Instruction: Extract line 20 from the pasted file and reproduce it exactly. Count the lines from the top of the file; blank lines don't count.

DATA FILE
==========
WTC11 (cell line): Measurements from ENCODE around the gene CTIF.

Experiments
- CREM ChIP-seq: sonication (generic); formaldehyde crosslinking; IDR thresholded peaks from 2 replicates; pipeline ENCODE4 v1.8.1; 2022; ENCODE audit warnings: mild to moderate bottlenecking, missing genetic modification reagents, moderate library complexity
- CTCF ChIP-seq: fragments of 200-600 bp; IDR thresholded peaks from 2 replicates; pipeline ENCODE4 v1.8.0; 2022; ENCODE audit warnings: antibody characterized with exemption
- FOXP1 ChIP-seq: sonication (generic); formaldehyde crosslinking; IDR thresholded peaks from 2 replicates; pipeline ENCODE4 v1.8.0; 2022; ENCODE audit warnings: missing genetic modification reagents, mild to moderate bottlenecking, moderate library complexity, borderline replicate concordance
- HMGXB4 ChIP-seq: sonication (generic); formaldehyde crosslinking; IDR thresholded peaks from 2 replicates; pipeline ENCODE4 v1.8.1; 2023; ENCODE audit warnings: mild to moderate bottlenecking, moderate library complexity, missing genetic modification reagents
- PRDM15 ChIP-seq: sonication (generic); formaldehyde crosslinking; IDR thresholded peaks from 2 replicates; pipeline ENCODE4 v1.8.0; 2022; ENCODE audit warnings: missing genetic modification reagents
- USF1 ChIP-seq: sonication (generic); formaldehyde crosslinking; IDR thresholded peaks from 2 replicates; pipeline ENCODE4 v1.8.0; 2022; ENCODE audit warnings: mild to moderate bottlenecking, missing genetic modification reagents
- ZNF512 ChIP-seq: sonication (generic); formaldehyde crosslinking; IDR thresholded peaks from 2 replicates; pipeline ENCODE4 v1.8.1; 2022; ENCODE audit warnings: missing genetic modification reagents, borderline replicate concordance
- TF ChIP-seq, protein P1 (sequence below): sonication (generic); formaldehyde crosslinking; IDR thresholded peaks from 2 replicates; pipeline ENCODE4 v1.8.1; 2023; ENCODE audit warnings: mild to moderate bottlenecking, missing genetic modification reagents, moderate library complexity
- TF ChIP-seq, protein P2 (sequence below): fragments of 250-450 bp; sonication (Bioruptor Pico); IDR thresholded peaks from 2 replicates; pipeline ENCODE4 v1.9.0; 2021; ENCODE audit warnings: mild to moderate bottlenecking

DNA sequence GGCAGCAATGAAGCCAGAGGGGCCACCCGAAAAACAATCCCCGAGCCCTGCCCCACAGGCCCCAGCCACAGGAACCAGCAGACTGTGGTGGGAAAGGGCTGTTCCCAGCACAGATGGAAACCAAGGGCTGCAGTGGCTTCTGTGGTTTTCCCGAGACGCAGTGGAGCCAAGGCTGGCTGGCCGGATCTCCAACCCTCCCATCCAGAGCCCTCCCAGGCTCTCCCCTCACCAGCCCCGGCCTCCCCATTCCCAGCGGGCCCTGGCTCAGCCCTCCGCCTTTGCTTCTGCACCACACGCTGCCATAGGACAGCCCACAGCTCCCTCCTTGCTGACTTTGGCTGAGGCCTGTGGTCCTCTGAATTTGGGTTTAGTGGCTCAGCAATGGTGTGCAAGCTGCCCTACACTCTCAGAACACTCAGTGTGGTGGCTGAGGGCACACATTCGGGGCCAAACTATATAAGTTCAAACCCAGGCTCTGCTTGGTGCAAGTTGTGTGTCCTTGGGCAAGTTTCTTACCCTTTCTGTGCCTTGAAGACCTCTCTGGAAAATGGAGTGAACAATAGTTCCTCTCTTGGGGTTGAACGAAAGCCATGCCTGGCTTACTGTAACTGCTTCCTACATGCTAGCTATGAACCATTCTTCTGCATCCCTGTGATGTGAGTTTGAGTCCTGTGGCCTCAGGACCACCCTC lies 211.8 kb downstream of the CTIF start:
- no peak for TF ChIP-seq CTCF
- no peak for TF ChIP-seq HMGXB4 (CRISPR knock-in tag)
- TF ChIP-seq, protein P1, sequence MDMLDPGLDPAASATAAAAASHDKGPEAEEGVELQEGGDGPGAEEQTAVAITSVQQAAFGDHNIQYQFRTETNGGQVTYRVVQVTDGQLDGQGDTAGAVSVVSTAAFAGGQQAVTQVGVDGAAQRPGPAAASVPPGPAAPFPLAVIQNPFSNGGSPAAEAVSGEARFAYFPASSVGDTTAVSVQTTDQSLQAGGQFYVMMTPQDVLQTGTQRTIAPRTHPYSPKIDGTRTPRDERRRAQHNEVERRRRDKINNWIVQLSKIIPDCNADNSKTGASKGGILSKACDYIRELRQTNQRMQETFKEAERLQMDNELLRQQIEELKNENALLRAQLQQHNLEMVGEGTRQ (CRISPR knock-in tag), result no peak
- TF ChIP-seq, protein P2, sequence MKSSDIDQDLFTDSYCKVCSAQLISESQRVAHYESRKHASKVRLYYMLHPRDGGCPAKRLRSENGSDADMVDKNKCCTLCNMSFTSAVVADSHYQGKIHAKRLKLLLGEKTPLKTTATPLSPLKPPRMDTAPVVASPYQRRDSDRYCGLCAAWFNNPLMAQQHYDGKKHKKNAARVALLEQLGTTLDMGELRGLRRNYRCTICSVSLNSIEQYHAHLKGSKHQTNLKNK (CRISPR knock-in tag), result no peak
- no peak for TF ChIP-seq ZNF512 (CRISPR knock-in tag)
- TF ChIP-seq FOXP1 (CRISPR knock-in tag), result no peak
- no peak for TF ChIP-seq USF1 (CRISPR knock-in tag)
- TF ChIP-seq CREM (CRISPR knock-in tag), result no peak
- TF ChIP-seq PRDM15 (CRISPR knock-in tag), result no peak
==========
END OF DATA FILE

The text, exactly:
- TF ChIP-seq CREM (CRISPR knock-in tag), result no peak